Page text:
2018 Year in Review: Downtown Indy experiences historic development blitz

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yir-development-122818-15col-1.jpg 360 Market Square (IBJ file photo)

The 360 Market Square apartment tower opened in March—a $120 million, 27-story structure that redefined downtown’s eastern skyline.

A blitz of other major downtown projects is following in its footsteps, as developers take advantage of the strong economy and the increasing desire among millennials and empty-nesters to live in urban, walkable settings.

Much of the activity is along Massachusetts Avenue. In the 500 block, the $50 million Penrose on Mass mixed-use project is expected to open early next year. That project includes 236 apartments and 37,000 square feet of retail space.

Farther east, at College and Massachusetts avenues, construction continues on an even-larger project, the $300 million Bottleworks District development. Developed by Wisconsin-based Hendricks Commercial Properties at the site of a former Coca-Cola bottling plant, it will span 1.2 million square feet and include apartments and condos, as well as office and retail space.

yir-development-122818-2col.jpg groundbreaking on the Bottleworks District (rendering courtesy of Hendricks Commercial Properties)

Hendricks already has lured a 150-room West Elm hotel and a Living Room Theater art-house movie venue and has snagged venture studio High Alpha as its first office tenant.

Elsewhere downtown, apartment construction continues at a dizzying pace. Just north of South Street, Indianapolis-based Buckingham Cos.’ $135 million second phase of CityWay will add 400 additional apartments, nearly 29,000 square feet of retail space, and 19,000 square feet of office space.

Meanwhile, at the former home of The Indianapolis Star along Pennsylvania Street, workers are constructing 334 apartments, in addition to office and retail space. The $70 million project—dubbed The Whit—is being developed by Indianapolis-based TWG Development, which earlier built 145 apartments and first-floor retail on the eastern portion of the property.

yir-development-122818-15col-2.jpg dual-branded Hyatt hotels (IBJ file photo)

Hotel developers in 2018 rolled out projects across downtown. For example, Indianapolis-based Loftus Robinson LLC is converting the 16-story One North Penn office building into a 130-room Kimpton-brand hotel. And Everwood Hotel Partners—whose offices are spread between New York City and Columbus, Indiana—plans to invest $20 million to convert the 12-story Stock Yards Bank & Trust building at 136 E. Market St. into a 128-room Aloft hotel.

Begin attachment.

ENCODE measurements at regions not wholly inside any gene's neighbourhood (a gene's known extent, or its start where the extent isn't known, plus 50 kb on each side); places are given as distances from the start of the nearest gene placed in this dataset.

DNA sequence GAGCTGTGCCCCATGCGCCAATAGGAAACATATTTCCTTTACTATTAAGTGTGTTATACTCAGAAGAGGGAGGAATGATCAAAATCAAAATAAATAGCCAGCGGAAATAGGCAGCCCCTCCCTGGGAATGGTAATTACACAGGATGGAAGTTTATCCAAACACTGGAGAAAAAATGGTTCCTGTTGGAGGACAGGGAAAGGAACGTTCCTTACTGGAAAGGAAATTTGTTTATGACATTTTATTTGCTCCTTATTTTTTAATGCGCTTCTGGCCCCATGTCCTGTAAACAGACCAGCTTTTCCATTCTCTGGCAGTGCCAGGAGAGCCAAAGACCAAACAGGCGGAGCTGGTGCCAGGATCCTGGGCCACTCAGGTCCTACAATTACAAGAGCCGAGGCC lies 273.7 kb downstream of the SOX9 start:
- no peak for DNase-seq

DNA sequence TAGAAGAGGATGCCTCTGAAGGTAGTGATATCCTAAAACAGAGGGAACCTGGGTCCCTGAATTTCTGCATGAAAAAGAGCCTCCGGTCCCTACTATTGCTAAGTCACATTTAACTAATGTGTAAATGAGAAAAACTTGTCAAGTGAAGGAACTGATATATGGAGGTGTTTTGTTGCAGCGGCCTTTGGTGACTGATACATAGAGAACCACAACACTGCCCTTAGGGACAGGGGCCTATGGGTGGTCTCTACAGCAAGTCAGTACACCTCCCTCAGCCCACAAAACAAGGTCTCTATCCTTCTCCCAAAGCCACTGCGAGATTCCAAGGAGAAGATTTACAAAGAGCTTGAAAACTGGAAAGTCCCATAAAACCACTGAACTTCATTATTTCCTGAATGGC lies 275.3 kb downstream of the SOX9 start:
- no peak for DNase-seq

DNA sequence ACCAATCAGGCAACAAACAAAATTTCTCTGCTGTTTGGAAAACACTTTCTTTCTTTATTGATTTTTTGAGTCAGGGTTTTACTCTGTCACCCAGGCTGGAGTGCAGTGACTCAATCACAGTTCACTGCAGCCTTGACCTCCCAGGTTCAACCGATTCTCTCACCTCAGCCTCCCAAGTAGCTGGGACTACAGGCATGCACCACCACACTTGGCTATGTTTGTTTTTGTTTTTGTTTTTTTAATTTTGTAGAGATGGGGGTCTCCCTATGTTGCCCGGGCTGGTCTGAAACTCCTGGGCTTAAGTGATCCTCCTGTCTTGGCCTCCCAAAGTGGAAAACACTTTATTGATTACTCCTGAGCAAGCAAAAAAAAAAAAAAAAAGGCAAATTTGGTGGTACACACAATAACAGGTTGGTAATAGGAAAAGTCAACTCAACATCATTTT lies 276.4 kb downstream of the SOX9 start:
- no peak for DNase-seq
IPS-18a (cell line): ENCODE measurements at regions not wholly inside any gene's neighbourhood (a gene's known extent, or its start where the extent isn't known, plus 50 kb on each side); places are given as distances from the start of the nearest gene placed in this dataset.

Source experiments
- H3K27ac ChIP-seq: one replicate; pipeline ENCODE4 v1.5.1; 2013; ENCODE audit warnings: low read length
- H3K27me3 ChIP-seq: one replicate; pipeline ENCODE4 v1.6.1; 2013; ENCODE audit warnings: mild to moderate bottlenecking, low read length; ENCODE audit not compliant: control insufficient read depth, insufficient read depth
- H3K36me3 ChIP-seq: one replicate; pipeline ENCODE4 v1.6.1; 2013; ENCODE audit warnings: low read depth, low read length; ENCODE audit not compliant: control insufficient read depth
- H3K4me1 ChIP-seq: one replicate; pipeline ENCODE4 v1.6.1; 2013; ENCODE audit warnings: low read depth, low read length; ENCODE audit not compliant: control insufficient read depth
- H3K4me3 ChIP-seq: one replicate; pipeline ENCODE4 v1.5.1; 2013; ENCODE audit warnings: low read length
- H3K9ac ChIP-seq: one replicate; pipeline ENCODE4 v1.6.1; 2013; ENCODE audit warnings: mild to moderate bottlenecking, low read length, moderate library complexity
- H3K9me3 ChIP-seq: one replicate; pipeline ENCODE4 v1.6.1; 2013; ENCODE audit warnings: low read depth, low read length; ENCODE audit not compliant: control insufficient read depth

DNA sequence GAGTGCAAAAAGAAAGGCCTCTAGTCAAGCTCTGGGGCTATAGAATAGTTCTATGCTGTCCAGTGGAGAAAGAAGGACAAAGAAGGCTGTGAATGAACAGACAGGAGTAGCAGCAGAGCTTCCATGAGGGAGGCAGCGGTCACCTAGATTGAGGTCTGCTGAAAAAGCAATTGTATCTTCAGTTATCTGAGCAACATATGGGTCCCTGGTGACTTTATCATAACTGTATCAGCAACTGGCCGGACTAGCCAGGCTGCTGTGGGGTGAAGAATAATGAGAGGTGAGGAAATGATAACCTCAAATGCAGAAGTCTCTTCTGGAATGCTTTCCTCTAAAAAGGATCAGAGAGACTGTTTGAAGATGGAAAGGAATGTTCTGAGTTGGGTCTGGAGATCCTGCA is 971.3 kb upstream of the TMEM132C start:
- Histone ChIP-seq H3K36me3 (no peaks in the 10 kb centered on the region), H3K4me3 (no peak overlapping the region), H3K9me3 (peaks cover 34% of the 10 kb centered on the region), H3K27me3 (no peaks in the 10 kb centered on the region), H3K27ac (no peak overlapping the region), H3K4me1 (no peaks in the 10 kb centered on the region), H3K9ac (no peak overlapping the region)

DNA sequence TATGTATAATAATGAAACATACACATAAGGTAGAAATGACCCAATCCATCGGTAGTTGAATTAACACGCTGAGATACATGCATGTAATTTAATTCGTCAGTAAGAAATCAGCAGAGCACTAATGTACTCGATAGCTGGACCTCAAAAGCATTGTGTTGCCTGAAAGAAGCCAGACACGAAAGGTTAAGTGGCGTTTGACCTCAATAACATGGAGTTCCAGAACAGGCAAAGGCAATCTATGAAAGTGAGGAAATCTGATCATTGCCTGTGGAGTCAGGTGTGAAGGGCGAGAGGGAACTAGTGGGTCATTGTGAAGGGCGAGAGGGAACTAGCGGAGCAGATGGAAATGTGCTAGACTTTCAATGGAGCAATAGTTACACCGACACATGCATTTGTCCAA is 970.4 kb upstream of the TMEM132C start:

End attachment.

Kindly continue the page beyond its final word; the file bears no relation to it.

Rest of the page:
Meanwhile, workers next spring are expected to wrap up construction of a 316-room Hyatt Place/Hyatt House project across the street from Bankers Life Fieldhouse. The developer is Minneapolis-based CSM Corp.

In September, Indianapolis-based developer Keystone Realty Group rolled out a blockbuster plan to spend $141 million on the redevelopment of two key downtown buildings, including $61 million to transform the mostly vacant Illinois Building at Market and Illinois streets into the state’s first Intercontinental Hotel.

Keystone’s plan also calls for an $80 million overhaul of the nearly vacant 23-story AT&T building at 22 N. Meridian St., converting it into a mixed-use tower with three restaurants, 131,000 square feet of office space, 160 apartments, and more than 300 parking spaces.

The city of Indianapolis committed $16.7 million to help finance construction.

In 2018, activity likely will heat up on the fringes of downtown. Early in 2018, an investment group headed by former Angie’s List CEO Bill Oesterle bought the company’s former 17.5-acre campus near East Washington Street. Oesterle has said he wants to redevelop the buildings into a mix of residential, retail and office space.

West of downtown, Indianapolis-based Ambrose Property Group is pulling the trigger on a $1.4 billion redevelopment of the 103-acre former GM stamping plant site. Ambrose envisions 8 million square feet of development, including residential, hotel space, offices and parking garages.

Northwest of downtown, officials are about to break ground on the 60-acre 16 Tech innovation district. The 30-acre first phase will include construction of about 240,000 square feet of office and research space, an apartment complex, and renovated warehouse and office space along Waterway Boulevard.

Perhaps the biggest question mark hanging over downtown remains what will happen to the former Carson’s department store space, which has been vacant since April, leaving Circle Centre mall without an anchor.

Real estate observers have rattled off a range of possible uses, such as new restaurants or office space for a tech company.•

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